Does Race Matter for Heart Diseases?

The term ‘Race’ was once commonly used in physical anthropology to denote a division of humankind possessing traits that are transmissible by descent and also to characterize a distinct human type like Caucasoid, Mongoloid and Negroid. Causes of mortality and how to control the same and whether race matters in mortality were subjects of research and studies for ages.  As the number of fatal diseases increase by the minute, research on the causes and how to control the same were also on the increase in many parts of the world.

Cardio Vascular Disease, the disease of the heart and blood vessels, is one of the leading causes of death known today. A low level of vitamin D is an independent risk factor for CVD. Even younger people also become victims of this deadly disease.
 
A survey was conducted among rural women, 27% African American and 74% White, to examine relationships among race, cardio vascular risk factors, physical characteristics and socioeconomic status.  It was revealed that African American women in the study were significantly less educated and had a lower income and a higher Body Mass Index (BMI), than the White women.  The Black women had a higher incidence of cardio vascular disease as compared to the White women.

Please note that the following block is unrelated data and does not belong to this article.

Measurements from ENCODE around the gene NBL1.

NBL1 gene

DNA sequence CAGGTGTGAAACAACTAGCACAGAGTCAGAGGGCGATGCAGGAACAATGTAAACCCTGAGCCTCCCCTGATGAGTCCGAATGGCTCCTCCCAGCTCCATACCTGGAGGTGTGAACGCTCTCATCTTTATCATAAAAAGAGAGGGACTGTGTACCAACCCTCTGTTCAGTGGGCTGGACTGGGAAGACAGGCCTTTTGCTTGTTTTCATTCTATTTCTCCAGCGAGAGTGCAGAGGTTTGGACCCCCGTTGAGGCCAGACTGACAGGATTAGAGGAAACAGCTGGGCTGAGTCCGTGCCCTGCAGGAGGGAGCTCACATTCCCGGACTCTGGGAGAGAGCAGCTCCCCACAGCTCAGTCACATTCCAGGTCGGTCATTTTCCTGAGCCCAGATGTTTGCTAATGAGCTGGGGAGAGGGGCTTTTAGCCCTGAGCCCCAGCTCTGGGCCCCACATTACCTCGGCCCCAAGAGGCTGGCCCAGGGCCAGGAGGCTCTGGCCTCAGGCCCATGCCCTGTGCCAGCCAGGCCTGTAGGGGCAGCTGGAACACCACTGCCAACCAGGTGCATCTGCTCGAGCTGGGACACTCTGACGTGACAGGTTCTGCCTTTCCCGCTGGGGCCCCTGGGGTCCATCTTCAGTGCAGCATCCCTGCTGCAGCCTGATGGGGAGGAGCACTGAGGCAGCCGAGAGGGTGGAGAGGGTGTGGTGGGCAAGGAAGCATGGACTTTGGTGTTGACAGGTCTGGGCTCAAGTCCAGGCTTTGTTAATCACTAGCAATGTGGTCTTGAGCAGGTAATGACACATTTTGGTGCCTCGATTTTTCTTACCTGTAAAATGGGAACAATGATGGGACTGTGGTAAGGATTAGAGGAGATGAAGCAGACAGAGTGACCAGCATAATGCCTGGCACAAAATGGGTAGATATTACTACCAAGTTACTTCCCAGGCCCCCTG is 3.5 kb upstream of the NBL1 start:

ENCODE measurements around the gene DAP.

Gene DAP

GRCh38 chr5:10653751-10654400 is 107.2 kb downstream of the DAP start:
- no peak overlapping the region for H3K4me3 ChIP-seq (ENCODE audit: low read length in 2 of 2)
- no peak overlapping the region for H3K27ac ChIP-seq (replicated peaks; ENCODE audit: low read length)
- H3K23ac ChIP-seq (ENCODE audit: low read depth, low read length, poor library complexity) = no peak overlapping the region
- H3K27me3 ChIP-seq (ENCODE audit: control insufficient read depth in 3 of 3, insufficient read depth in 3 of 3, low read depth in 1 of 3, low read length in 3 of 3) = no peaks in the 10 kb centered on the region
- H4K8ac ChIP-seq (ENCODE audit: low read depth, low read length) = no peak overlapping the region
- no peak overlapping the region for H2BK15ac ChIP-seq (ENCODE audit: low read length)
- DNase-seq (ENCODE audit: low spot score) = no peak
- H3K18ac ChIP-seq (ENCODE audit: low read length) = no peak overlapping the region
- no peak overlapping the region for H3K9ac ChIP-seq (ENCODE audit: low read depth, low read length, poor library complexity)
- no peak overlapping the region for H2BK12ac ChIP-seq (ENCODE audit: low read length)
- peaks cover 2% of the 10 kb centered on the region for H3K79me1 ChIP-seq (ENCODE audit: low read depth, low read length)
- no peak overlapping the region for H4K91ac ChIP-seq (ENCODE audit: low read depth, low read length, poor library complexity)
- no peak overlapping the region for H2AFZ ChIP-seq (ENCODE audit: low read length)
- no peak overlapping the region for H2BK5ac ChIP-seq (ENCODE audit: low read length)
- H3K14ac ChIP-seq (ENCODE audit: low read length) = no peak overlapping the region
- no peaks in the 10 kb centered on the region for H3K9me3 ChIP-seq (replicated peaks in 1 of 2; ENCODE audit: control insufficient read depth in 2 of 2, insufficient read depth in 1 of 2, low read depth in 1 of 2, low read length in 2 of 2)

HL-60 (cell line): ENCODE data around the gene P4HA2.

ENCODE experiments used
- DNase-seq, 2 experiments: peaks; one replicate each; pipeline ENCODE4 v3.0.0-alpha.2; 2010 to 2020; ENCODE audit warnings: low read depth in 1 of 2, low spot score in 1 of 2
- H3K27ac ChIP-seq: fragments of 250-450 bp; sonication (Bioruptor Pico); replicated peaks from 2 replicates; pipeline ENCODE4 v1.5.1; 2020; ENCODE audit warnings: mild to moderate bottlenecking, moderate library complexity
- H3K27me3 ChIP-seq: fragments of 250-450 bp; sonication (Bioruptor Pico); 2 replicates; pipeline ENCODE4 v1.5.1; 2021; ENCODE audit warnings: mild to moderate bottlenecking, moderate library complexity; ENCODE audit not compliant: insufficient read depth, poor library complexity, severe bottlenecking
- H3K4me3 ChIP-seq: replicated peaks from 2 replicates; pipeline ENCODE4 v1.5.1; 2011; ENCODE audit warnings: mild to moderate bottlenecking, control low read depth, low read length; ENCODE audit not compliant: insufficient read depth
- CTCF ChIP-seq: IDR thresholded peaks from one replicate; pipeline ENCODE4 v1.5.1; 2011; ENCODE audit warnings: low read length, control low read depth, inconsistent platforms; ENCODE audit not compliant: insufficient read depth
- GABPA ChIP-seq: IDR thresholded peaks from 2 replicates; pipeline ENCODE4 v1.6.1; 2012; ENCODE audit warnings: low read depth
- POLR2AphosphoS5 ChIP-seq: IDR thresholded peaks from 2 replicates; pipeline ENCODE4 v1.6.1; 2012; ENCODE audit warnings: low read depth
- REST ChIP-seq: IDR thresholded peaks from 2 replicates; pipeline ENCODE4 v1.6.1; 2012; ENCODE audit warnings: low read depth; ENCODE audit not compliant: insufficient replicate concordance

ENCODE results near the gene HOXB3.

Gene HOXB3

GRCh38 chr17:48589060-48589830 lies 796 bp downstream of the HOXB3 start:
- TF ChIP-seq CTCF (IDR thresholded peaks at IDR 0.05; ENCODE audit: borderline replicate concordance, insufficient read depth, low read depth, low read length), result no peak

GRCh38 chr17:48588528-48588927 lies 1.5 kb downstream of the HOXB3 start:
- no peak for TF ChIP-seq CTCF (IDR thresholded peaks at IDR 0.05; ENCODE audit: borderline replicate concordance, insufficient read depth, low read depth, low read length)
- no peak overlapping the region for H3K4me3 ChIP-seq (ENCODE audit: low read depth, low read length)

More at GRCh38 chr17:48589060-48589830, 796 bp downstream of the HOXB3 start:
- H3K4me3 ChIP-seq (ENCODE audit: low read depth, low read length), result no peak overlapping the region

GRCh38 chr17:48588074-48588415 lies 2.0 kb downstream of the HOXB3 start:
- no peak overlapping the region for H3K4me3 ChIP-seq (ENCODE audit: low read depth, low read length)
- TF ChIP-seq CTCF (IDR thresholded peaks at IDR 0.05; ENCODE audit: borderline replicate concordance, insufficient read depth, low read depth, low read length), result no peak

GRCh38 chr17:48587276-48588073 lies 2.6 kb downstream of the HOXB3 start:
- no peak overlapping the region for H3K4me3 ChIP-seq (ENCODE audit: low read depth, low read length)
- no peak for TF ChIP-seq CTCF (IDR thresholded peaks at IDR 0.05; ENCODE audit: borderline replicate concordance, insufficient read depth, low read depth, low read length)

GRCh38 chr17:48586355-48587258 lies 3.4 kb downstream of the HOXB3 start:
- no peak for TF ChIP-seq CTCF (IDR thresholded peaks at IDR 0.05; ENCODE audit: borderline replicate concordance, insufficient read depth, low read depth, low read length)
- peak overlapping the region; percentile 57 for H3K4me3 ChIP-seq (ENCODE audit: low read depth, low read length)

Data available in the US reveal that Blacks are more likely to die prematurely from coronary heart disease and stroke, than White.  Studies and surveys also substantiate this data.
 
Socioeconomic position moderates the effects of race on cardio vascular disease mortality among older men.  Older Black men who lived in more impoverished neighborhood had significantly and disproportionately higher CVD mortality rate than did older White men living in more impoverished neighborhood.  Race was independently related to CVD mortality among younger men and women.
 
Socioeconomic position may be an important factor in Black-White differences in CVD mortality rates. Black-white difference in CVD mortality varies by race within socioeconomic groups. That is to say, less affluent Blacks may have higher CVD mortality rates than less affluent Whites.  Both race and socioeconomic position are important in understanding Black-White difference in mortality. Socioeconomic position would moderate the effects of race on CVD mortality in younger and older Black and White adults.
 
Neighborhood poverty has more consequential levels of sociological stress among younger Black men and women (crime and poverty) than younger White men and women, because of their minority status.  High levels of stress may lead to more hypertension at an early age, which in turn, may lead to more premature CVD deaths in younger Black men and women. 
 
Past discriminatory experience may also cause some Black men and women in their middle age not to trust medical and health professionals. This may lead them either to delay seeking and getting medical assistance for hypertension and other health problems or to avoid seeking the assistance.  Here also such indifferent attitude may lead to serious coronary heart disease and even death.
 
To summarize, the above information collected from surveys and studies substantiates the fact that Race Does Matter in Cardio Vascular Disease.